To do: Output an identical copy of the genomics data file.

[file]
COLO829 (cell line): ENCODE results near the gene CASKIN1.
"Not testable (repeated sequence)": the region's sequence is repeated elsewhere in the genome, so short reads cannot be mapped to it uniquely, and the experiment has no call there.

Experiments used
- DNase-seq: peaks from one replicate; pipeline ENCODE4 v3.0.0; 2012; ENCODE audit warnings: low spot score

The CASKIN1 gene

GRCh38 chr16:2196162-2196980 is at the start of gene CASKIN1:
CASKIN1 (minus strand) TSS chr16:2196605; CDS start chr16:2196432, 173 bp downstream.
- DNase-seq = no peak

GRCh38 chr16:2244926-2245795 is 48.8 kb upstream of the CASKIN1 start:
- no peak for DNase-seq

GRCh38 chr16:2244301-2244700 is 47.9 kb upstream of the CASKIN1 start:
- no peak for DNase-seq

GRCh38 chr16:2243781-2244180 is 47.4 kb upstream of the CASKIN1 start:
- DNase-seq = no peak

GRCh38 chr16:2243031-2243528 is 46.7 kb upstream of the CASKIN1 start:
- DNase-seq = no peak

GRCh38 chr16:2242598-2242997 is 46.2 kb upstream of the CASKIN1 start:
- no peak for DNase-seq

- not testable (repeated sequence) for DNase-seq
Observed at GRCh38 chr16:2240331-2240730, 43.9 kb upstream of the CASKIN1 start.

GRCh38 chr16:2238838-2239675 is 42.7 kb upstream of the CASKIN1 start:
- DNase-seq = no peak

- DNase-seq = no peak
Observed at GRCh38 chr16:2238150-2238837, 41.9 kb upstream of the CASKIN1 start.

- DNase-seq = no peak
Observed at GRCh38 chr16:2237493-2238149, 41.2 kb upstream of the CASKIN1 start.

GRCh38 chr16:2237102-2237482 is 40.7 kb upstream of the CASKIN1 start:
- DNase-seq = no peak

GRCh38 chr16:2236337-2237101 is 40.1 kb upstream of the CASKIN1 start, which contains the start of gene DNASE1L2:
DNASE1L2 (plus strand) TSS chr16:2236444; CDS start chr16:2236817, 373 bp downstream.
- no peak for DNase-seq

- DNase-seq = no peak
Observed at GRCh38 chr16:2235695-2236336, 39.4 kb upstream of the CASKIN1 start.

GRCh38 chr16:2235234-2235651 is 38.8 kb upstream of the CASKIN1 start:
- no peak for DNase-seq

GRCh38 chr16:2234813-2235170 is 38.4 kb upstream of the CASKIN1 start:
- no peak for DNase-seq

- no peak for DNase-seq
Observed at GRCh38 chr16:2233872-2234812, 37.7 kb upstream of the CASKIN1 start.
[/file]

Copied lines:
COLO829 (cell line): ENCODE results near the gene CASKIN1.
"Not testable (repeated sequence)": the region's sequence is repeated elsewhere in the genome, so short reads cannot be mapped to it uniquely, and the experiment has no call there.

Experiments used
- DNase-seq: peaks from one replicate; pipeline ENCODE4 v3.0.0; 2012; ENCODE audit warnings: low spot score

The CASKIN1 gene

GRCh38 chr16:2196162-2196980 is at the start of gene CASKIN1:
CASKIN1 (minus strand) TSS chr16:2196605; CDS start chr16:2196432, 173 bp downstream.
- DNase-seq = no peak

GRCh38 chr16:2244926-2245795 is 48.8 kb upstream of the CASKIN1 start:
- no peak for DNase-seq

GRCh38 chr16:2244301-2244700 is 47.9 kb upstream of the CASKIN1 start:
- no peak for DNase-seq

GRCh38 chr16:2243781-2244180 is 47.4 kb upstream of the CASKIN1 start:
- DNase-seq = no peak

GRCh38 chr16:2243031-2243528 is 46.7 kb upstream of the CASKIN1 start:
- DNase-seq = no peak

GRCh38 chr16:2242598-2242997 is 46.2 kb upstream of the CASKIN1 start:
- no peak for DNase-seq

- not testable (repeated sequence) for DNase-seq
Observed at GRCh38 chr16:2240331-2240730, 43.9 kb upstream of the CASKIN1 start.

GRCh38 chr16:2238838-2239675 is 42.7 kb upstream of the CASKIN1 start:
- DNase-seq = no peak

- DNase-seq = no peak
Observed at GRCh38 chr16:2238150-2238837, 41.9 kb upstream of the CASKIN1 start.

- DNase-seq = no peak
Observed at GRCh38 chr16:2237493-2238149, 41.2 kb upstream of the CASKIN1 start.

GRCh38 chr16:2237102-2237482 is 40.7 kb upstream of the CASKIN1 start:
- DNase-seq = no peak

GRCh38 chr16:2236337-2237101 is 40.1 kb upstream of the CASKIN1 start, which contains the start of gene DNASE1L2:
DNASE1L2 (plus strand) TSS chr16:2236444; CDS start chr16:2236817, 373 bp downstream.
- no peak for DNase-seq

- DNase-seq = no peak
Observed at GRCh38 chr16:2235695-2236336, 39.4 kb upstream of the CASKIN1 start.

GRCh38 chr16:2235234-2235651 is 38.8 kb upstream of the CASKIN1 start:
- no peak for DNase-seq

GRCh38 chr16:2234813-2235170 is 38.4 kb upstream of the CASKIN1 start:
- no peak for DNase-seq

- no peak for DNase-seq
Observed at GRCh38 chr16:2233872-2234812, 37.7 kb upstream of the CASKIN1 start.